WordPress with apache in fastcgi

  System
 

WordPress is the content management system most used for creating web sites. It’s a php web application based with MySql database hosted under apache or nginx.

The web site is stored in the mysql database; the images and other files like java scripts are stored in the file system. The php is the logical part that returns the right web page in function of uri requested.

In this article I will show how configure wordpress under apache 2.4 for the best perfomance possible with Centos 7.2 as SO.

Apache WordPress Configuration

Apache 2.4 for managing the http requests provides three type of workers:

  1. mpm_prefork_module: This Multi-Processing Module (MPM) implements a non-threaded, pre-forking web server. This is the defauld configuration. For any request one http process is created.
  2. mpm_worker_module: This Multi-Processing Module (MPM) implements a hybrid multi-process multi-threaded server. This approach is most performance than the first.
  3. event_worker_module: The event Multi-Processing Module (MPM) is designed to allow more requests to be served simultaneously by passing off some processing work to the listeners threads, freeing up the worker threads to serve new requests. This is the best performance approach available with 2.4 apache version.

The default configuration with 2.4 apache is the prefork worker. For best performance the event worker is suggested: for changing the configuration modify the following file:

[root@kali conf.modules.d]# cd /etc/httpd/conf.modules.d
[root@kali conf.modules.d]# vi 00-mpm.conf 
# one of the following LoadModule lines:
#LoadModule mpm_prefork_module modules/mod_mpm_prefork.so
#LoadModule mpm_worker_module modules/mod_mpm_worker.so
LoadModule mpm_event_module modules/mod_mpm_event.so

After restarting apache, it’s possible to check the new module inside it:

root@kali conf.modules.d]#systemctl restart httpd
[root@kali conf.modules.d]# httpd -M|grep event
mpm_event_module (shared)

The configuration parameters for this module are:

ThreadsPerChild = 25 (Number of maximum thread for process)
ServerLimit = 16 (Number of maximum apache processes)

Above they are the default values: in this way the maximum number of parallel connections are 25*16=400. Don’t forget to high the maximum number of open files for apache user:

[root@kali ~]# vi /etc/security/limits.conf
* hard nofile 16384
* soft nofile 16384
[apache@kali ~]$ ulimit -a |grep open
open files                      (-n) 16384

With this worker, the php module inside apache, as generally is used, it not suggested (http://php.net/manual/en/faq.installation.php#faq.installation.apache2): the only possibility is to use apache with fast-cgi configuration.

In this configuration the apache works as proxy for all php page versus a php-fpm daemon that parses every php page. Following how to install and configure php-fpm daemon:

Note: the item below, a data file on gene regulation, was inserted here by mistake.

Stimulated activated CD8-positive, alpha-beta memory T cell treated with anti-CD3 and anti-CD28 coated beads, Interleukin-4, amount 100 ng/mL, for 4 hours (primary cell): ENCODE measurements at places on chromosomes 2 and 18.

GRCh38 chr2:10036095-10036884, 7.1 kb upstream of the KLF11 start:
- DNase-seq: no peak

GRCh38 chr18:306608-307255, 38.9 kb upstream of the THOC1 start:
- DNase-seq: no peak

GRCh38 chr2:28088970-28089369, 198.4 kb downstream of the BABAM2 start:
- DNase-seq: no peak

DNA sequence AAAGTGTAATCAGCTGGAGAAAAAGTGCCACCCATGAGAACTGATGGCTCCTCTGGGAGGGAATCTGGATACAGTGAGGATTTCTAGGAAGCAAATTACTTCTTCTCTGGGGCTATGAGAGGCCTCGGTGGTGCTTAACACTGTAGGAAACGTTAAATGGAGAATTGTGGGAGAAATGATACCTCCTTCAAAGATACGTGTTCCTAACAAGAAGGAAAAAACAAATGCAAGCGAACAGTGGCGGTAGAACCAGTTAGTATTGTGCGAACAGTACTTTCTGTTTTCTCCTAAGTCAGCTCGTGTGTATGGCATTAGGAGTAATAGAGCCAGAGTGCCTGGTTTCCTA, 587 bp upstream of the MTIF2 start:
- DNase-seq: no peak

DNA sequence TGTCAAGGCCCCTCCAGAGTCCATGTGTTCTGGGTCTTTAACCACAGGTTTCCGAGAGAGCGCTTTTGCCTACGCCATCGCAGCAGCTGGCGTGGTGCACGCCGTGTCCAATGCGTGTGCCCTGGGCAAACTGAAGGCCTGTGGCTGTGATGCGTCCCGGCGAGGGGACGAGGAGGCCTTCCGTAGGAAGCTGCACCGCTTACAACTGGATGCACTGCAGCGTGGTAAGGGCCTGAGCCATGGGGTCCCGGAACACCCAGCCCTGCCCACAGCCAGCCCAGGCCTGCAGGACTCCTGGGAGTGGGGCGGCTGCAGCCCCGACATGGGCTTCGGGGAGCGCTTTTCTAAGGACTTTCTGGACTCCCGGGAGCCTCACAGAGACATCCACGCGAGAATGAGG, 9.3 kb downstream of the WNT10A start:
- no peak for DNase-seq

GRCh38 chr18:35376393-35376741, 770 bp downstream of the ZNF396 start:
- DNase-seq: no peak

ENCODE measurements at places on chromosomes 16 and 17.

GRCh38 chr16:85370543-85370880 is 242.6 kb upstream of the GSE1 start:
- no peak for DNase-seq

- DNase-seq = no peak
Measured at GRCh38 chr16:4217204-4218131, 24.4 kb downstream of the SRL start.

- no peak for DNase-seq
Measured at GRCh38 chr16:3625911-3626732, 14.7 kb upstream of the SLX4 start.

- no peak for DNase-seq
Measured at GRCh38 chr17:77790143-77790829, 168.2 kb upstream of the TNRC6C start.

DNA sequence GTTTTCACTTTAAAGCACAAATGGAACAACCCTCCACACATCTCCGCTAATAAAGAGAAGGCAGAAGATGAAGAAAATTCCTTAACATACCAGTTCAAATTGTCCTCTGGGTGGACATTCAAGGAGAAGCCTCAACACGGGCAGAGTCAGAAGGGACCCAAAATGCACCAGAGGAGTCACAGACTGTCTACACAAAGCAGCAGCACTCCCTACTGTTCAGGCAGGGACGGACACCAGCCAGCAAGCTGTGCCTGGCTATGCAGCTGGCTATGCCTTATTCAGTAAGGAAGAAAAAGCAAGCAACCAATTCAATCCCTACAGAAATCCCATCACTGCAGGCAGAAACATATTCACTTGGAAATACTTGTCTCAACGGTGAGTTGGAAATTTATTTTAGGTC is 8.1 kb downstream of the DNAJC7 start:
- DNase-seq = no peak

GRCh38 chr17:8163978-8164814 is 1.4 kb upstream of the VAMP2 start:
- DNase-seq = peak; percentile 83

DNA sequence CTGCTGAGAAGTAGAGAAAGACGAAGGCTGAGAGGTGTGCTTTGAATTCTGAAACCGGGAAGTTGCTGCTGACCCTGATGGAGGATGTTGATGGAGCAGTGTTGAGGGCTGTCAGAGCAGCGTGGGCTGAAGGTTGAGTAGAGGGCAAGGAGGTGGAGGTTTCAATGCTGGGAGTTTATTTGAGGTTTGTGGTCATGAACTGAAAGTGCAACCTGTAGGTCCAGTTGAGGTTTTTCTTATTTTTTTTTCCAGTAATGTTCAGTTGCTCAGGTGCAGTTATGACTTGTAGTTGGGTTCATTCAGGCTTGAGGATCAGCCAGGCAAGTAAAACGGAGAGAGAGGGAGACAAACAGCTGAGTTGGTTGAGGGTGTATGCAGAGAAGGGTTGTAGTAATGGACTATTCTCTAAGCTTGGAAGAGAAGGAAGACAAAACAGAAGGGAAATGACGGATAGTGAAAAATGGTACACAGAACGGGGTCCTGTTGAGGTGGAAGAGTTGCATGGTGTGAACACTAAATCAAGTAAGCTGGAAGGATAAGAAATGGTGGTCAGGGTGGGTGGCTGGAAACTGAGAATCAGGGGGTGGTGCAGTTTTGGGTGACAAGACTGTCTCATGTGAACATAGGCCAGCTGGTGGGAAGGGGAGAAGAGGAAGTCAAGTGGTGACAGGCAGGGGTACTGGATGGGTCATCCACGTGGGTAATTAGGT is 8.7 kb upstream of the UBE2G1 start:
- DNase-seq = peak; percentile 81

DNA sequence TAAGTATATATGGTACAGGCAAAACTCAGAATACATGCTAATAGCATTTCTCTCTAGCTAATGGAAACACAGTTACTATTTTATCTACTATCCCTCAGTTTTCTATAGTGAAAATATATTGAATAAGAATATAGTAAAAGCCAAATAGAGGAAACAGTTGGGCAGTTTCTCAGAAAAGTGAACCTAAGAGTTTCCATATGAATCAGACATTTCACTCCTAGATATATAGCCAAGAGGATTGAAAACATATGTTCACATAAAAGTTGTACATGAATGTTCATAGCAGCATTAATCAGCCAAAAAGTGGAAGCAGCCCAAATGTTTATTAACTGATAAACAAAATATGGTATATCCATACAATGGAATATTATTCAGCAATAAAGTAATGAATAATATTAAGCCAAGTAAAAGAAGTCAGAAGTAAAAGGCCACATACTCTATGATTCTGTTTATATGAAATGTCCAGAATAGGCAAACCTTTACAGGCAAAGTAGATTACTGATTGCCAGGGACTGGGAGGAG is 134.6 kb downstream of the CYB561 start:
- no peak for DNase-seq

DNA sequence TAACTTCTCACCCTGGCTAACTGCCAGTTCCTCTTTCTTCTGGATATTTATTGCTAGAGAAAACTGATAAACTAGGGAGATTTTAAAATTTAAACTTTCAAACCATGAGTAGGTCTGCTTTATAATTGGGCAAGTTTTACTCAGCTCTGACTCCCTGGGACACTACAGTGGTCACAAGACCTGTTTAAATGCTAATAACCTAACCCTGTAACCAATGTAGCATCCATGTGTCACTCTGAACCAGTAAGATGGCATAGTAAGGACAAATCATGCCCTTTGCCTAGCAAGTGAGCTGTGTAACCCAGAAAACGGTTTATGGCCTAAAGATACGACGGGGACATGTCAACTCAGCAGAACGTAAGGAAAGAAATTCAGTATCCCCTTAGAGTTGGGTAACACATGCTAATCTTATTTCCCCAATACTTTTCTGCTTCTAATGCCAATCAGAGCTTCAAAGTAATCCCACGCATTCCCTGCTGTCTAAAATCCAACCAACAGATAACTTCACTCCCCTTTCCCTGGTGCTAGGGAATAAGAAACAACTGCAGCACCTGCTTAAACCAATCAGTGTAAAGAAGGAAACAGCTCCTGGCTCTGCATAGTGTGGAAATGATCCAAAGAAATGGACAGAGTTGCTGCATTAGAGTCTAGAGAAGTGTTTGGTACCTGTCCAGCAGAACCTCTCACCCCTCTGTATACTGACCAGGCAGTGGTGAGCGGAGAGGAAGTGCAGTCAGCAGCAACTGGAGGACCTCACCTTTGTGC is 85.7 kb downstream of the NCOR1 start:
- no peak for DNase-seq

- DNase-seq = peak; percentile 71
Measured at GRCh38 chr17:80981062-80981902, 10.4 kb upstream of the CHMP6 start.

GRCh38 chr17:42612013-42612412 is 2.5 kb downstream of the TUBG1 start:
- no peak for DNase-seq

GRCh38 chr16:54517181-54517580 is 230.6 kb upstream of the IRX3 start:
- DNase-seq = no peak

[apache@kali ~]# yum install php-fpm
[apache@kali ~]# yum install php-mysql
[apache@kali ~]# vi /etc/php-fpm.d/www.conf
[…]
listen=localhost
; Unix user/group of processes
; Note: The user is mandatory. If the group is not set, the default user’s group
; will be used.
; RPM: apache Choosed to be able to access some dir as httpd
user = apache
; RPM: Keep a group allowed to write in log dir.
group = apache
[…]
[apache@kali ~]#systemctl start php-fpm

Now the configuration for the wordpress virtual host:

[root@nikto conf.d]# pwd
/etc/httpd/conf.d
[root@nikto conf.d]# vi nikto.sysandnetsecurity.conf
<VirtualHost *:80>
DocumentRoot “/var/www/html/nikto.sysandnetsecurity.com”
ServerName nikto.sysandnetsecurity.com
ProxyPassMatch ^/(.*\.php(/.*)?)$ fcgi://127.0.0.1:9000/var/www/html/nikto.sysandnetsecurity.com/$1.
DirectoryIndex index.php
</VirtualHost>
<Directory /var/www/html/nikto.sysandnetsecurity.com>
Options -Indexes
AllowOverride File
Allow all
</Directory>

The ProxyPassMatch proxies all php request to php-fpm daemon. Inside the Document Root of WordPress don’t forget to put the following htaccess.

[root@nikto nikto.sysandnetsecurity.com]# pwd
/var/www/html/nikto.sysandnetsecurity.com
[root@nikto nikto.sysandnetsecurity.com]#vi .htaccess
<IfModule mod_rewrite.c>
RewriteEngine On
RewriteBase /
RewriteRule ^index\.php$ – [L]
RewriteCond %{REQUEST_FILENAME} !-f
RewriteCond %{REQUEST_FILENAME} !-d
RewriteRule . /index.php [L]
</IfModule>

This htaccess contains the main logic of wordpress: if the uri requested doesn’t exit as directory or file, then rewrite it to index.php. The request is then intercepted by the ProxyPass directive and proxied to to php-fpm daemon that connecting to mysql database provides the right web page.

Another important directive is “DirectoryIndex index.php“: if the directory exits (wp-admin,wp-include, etc), the request is managed by index.php inside it. Without this directive the admin web page would not work.

With this approach, there is some issue with htaccess because the php-fpm doesn’t support it. If the uri requested ends with *.php, the ProxyPassMatch directive routes it immediately to php-fpm without checking any htaccess.

I hope that I helped you to configure wordpress with apache fast-cgi.

In another article I will explain how to configure wordpress in security.

Don’t hesitate to contact me for any questions.

 

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